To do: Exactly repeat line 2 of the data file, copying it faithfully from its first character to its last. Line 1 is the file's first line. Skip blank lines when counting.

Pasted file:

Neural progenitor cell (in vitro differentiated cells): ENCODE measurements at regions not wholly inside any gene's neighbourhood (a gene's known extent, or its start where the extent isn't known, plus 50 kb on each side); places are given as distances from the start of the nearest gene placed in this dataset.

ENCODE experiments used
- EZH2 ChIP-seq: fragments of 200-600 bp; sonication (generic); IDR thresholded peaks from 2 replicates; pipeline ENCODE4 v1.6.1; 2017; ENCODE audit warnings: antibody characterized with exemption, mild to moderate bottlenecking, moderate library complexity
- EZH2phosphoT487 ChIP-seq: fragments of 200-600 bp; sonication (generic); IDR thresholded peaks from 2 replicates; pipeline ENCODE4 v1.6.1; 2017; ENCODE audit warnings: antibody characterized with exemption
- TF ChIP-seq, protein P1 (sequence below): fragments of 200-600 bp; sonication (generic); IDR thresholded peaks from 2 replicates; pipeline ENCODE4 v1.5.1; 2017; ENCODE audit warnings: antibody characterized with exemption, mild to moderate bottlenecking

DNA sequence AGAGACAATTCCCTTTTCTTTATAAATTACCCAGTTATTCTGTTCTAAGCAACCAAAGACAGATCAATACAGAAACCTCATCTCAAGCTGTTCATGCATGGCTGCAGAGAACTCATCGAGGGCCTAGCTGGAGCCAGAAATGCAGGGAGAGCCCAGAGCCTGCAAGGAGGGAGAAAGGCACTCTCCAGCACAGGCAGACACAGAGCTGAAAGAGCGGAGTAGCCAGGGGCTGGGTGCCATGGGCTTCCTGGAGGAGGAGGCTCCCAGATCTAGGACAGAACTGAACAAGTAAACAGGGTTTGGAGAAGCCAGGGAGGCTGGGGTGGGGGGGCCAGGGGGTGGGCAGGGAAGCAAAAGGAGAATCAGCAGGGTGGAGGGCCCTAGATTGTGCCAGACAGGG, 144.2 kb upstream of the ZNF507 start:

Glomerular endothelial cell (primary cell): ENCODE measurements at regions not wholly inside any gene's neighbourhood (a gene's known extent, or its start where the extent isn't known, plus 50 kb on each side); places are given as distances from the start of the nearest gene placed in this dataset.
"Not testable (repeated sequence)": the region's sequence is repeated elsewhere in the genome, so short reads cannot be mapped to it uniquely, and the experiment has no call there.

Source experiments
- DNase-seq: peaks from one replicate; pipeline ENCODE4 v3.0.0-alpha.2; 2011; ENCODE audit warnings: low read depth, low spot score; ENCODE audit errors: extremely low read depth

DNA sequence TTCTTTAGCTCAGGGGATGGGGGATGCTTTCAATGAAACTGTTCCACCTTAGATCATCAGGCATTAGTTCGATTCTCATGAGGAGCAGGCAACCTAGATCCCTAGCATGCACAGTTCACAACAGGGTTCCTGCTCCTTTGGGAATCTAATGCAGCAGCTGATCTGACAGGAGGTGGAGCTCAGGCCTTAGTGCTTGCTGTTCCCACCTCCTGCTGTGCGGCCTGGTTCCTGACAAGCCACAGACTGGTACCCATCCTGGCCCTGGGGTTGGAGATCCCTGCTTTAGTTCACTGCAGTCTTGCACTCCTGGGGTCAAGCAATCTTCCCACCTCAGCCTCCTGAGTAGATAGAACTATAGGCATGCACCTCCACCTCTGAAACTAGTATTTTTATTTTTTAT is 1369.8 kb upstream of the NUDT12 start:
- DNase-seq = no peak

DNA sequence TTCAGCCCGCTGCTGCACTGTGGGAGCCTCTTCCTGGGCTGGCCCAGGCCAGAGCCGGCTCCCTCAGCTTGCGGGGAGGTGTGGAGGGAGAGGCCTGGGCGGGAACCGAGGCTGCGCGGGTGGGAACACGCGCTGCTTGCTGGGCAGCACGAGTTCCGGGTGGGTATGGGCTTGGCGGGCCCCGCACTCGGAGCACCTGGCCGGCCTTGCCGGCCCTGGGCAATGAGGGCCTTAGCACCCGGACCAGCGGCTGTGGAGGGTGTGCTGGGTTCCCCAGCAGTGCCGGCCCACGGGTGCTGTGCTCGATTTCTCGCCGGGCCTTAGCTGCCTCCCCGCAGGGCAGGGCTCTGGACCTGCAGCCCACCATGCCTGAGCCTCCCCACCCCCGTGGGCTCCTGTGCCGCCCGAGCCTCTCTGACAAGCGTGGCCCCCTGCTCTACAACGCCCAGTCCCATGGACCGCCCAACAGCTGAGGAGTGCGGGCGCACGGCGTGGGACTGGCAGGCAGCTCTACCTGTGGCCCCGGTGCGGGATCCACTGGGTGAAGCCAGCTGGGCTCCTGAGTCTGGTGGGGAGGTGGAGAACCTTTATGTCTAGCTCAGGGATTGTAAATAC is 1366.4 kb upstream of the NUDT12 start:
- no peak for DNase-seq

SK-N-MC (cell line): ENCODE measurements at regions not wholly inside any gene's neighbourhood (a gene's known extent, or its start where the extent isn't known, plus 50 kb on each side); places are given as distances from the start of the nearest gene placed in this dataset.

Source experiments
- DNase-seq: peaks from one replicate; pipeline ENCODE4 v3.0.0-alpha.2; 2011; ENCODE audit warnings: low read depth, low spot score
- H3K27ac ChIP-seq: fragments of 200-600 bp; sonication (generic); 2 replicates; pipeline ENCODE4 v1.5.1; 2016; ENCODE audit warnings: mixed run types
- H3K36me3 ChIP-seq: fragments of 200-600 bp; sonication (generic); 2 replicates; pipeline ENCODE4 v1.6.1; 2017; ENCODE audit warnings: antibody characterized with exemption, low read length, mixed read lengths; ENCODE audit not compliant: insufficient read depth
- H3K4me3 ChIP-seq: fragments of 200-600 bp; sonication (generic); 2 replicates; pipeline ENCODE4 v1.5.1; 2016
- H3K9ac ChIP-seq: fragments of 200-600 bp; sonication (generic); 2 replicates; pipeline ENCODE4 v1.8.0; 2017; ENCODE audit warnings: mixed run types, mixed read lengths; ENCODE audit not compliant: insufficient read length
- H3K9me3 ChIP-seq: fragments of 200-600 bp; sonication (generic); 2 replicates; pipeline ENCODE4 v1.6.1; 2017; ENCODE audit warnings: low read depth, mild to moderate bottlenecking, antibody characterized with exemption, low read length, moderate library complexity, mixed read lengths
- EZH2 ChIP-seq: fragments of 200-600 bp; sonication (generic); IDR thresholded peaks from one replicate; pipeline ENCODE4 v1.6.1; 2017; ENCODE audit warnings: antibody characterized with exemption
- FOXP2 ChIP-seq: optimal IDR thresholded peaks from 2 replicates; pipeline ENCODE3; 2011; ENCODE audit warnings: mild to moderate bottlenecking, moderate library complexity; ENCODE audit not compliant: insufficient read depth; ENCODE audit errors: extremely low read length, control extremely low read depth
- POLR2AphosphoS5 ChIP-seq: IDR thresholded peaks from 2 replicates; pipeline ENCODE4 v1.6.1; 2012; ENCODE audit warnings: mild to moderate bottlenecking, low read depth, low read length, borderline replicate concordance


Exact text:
ENCODE experiments used